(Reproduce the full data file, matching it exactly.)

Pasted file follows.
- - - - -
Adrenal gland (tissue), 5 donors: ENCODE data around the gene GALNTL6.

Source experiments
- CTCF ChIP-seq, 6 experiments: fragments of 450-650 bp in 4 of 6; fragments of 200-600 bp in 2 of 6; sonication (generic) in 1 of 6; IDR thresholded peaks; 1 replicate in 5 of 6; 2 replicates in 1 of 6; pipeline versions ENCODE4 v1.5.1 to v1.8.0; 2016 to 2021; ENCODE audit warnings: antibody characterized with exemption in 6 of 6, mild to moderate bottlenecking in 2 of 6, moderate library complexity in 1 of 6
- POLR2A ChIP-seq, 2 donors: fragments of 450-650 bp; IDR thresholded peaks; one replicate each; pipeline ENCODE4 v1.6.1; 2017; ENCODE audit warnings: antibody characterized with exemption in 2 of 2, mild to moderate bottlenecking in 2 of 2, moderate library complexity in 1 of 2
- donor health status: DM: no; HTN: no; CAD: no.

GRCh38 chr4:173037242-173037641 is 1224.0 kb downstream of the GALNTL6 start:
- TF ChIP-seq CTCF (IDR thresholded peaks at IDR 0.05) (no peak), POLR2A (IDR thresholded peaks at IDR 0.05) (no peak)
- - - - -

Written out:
Adrenal gland (tissue), 5 donors: ENCODE data around the gene GALNTL6.

Source experiments
- CTCF ChIP-seq, 6 experiments: fragments of 450-650 bp in 4 of 6; fragments of 200-600 bp in 2 of 6; sonication (generic) in 1 of 6; IDR thresholded peaks; 1 replicate in 5 of 6; 2 replicates in 1 of 6; pipeline versions ENCODE4 v1.5.1 to v1.8.0; 2016 to 2021; ENCODE audit warnings: antibody characterized with exemption in 6 of 6, mild to moderate bottlenecking in 2 of 6, moderate library complexity in 1 of 6
- POLR2A ChIP-seq, 2 donors: fragments of 450-650 bp; IDR thresholded peaks; one replicate each; pipeline ENCODE4 v1.6.1; 2017; ENCODE audit warnings: antibody characterized with exemption in 2 of 2, mild to moderate bottlenecking in 2 of 2, moderate library complexity in 1 of 2
- donor health status: DM: no; HTN: no; CAD: no.

GRCh38 chr4:173037242-173037641 is 1224.0 kb downstream of the GALNTL6 start:
- TF ChIP-seq CTCF (IDR thresholded peaks at IDR 0.05) (no peak), POLR2A (IDR thresholded peaks at IDR 0.05) (no peak)